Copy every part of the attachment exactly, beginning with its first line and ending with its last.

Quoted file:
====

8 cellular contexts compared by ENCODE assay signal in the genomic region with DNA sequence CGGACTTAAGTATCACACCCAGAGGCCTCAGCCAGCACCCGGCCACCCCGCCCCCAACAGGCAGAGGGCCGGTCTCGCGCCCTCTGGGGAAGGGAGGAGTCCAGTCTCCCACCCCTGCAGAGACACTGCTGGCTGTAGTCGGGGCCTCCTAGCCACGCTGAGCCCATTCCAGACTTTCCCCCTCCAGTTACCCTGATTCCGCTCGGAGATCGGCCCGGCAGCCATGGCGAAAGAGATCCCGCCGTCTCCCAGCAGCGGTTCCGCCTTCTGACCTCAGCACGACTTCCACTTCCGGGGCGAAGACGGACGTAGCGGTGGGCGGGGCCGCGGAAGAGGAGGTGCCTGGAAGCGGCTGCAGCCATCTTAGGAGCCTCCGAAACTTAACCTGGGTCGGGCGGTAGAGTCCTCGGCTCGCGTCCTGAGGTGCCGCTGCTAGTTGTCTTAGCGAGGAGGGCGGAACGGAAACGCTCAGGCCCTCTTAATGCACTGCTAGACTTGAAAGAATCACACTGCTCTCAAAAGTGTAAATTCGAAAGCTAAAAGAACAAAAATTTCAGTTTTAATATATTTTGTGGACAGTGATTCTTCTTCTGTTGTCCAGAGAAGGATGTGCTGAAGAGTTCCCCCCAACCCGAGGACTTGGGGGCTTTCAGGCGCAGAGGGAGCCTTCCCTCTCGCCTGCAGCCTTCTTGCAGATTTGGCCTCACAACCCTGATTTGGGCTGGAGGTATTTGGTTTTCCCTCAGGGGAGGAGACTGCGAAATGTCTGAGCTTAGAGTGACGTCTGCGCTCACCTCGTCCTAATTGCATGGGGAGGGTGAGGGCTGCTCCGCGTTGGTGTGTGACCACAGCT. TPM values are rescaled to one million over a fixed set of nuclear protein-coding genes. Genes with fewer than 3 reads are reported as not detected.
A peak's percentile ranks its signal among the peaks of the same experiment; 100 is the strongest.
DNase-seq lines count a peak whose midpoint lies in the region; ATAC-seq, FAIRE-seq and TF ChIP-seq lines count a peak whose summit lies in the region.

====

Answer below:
8 cellular contexts compared by ENCODE assay signal in the genomic region with DNA sequence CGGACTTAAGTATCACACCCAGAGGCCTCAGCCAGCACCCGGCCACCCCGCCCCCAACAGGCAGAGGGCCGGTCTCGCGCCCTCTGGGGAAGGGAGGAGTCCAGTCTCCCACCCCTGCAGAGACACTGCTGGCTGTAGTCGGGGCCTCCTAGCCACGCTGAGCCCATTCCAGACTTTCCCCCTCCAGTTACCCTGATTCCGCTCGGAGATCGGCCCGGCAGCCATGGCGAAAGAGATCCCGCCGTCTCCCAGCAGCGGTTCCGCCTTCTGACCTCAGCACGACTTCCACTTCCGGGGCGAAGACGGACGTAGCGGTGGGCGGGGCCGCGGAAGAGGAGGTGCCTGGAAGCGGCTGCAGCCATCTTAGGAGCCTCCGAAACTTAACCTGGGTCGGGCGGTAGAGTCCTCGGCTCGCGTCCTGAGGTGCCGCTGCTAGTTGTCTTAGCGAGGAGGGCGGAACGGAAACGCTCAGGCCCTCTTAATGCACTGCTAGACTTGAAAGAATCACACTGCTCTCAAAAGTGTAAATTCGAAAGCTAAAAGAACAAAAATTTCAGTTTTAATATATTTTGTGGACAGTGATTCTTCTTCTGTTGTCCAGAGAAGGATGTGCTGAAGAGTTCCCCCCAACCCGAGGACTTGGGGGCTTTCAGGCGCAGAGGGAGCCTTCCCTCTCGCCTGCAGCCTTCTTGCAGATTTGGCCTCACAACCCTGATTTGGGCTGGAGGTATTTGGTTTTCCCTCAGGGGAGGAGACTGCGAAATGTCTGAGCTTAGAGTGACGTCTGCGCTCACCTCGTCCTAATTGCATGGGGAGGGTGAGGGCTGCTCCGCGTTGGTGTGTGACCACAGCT. TPM values are rescaled to one million over a fixed set of nuclear protein-coding genes. Genes with fewer than 3 reads are reported as not detected.
A peak's percentile ranks its signal among the peaks of the same experiment; 100 is the strongest.
DNase-seq lines count a peak whose midpoint lies in the region; ATAC-seq, FAIRE-seq and TF ChIP-seq lines count a peak whose summit lies in the region.